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Get out of that pit : a 40-day devotional journal / Beth Moore.

Moore, Beth, 1957- (Author).
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  • ISBN: 9781418584702 (electronic bk.)
  • ISBN: 1418584703 (electronic bk.)
  • Physical Description: 1 online resource
  • Publisher: [United States]: Thomas Nelson, 2007.
  • Distributor: Made available through hoopla

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Digital content provided by hoopla.
Summary, etc.:
For everyone who has ever been in a pit-or is in one now-Beth Moore urges readers in her book Get Out of That Pit not to believe for one second that God has forgotten them. It was a truth she could pass to them from her years of pit-dwelling. What she learned in being delivered from that muck and darkness-shared in that very personal book-are lessons for us all about the healing to be found in Jesus. In this companion devotional journal, she continually points readers to the deliverance that awaits if they will lift their eyes, their voices, and their hands to the Power who can rescue them completely, as the psalmist did in Psalm 40. The scriptures, thought-provoking questions, prayers, and room for reflection within this lovely journal will assure fellow travelers that no matter how they got stuck, no matter how long they've been down, whether they think they deserve it or not, their Redeemer is waiting. And He has promised that they can begin this very day to Get Out of That Pit once and for all.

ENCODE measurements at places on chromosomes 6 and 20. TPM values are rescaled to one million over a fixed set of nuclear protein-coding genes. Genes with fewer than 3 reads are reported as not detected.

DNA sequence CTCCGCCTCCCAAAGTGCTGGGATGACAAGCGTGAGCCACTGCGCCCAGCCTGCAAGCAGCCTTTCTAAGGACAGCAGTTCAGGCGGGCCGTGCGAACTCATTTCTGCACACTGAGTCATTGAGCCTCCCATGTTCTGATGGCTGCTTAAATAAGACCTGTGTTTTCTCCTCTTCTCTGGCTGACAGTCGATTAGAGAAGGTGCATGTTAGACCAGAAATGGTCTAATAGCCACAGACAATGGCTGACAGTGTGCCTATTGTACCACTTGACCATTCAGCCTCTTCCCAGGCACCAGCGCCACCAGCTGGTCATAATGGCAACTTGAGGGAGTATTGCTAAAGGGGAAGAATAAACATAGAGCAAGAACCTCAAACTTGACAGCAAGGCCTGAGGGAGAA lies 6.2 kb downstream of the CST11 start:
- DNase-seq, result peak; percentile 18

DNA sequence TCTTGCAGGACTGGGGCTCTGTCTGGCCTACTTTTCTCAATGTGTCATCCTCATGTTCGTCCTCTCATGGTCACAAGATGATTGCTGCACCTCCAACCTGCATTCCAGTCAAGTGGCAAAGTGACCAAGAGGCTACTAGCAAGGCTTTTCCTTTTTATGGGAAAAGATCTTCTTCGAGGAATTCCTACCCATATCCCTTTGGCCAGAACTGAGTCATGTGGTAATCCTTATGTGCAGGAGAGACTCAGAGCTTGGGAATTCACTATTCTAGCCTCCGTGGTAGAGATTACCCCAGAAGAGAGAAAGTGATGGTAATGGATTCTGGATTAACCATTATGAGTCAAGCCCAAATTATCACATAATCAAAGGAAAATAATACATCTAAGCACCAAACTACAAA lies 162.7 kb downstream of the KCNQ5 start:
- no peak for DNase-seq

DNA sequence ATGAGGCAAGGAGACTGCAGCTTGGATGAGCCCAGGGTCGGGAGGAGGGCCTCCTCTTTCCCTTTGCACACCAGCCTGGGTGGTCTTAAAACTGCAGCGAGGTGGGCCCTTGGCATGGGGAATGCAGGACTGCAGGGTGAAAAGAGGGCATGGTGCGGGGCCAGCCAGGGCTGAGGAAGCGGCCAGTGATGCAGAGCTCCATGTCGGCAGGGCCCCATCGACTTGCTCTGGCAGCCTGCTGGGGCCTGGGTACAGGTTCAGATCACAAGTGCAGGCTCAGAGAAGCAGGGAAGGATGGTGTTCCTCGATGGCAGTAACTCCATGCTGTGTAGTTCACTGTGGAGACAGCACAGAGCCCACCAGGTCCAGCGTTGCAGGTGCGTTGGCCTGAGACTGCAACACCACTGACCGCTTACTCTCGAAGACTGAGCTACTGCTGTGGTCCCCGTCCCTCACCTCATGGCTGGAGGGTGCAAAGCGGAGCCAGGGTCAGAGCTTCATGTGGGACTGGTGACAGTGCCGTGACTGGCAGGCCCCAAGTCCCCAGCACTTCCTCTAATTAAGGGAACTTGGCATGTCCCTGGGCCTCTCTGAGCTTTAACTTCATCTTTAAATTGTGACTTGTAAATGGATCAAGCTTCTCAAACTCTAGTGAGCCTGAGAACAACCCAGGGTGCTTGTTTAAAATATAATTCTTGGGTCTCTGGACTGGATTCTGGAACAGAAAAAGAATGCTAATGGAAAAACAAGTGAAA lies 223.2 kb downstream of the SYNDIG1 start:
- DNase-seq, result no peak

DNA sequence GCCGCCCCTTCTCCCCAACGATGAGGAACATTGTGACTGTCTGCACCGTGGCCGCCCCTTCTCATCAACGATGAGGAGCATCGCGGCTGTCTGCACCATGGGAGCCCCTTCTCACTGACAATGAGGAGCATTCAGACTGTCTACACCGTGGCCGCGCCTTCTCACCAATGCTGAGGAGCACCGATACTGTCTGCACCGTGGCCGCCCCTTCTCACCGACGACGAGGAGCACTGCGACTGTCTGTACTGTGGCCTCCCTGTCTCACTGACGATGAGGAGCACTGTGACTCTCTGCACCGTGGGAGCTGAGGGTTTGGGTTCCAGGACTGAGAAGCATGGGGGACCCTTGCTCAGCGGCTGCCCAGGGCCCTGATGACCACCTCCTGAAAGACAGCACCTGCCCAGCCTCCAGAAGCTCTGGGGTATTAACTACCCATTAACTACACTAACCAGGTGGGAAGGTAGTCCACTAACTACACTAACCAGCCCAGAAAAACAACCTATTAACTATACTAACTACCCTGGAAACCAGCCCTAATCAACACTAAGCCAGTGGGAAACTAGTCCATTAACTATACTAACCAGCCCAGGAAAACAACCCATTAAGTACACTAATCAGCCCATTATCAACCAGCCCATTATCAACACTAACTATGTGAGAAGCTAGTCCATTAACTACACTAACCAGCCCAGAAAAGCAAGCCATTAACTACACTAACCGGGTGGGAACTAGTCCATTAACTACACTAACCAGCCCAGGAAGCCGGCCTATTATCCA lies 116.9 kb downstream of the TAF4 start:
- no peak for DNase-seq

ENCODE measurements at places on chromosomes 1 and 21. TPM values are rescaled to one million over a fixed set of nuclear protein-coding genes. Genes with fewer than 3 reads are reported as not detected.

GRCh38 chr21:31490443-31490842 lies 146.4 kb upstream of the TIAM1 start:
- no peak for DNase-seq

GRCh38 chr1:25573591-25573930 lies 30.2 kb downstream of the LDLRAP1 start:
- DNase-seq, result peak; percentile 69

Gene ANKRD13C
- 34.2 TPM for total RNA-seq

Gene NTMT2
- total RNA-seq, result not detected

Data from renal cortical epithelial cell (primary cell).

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Mode of access: World Wide Web.
Subject: Christian life.
Devotional literature.
Electronic books.



Thomas Nelson

Copyright © 2007 Beth Moore
All right reserved.

ISBN: 978-1-4185-8470-2


Section One: Life in the Pit......................................5
Section Two: When You're Thrown into a Pit........................21
Section Three: When You Slip into a Pit...........................37
Section Four: When You Jump into a Pit............................53
Section Five: Getting Out of Your Pit.............................69
Section Six: The Three Steps Out of Your Pit......................85
Section Seven: Waiting on God for Deliverance.....................101
Section Eight: Make Up Your Mind..................................117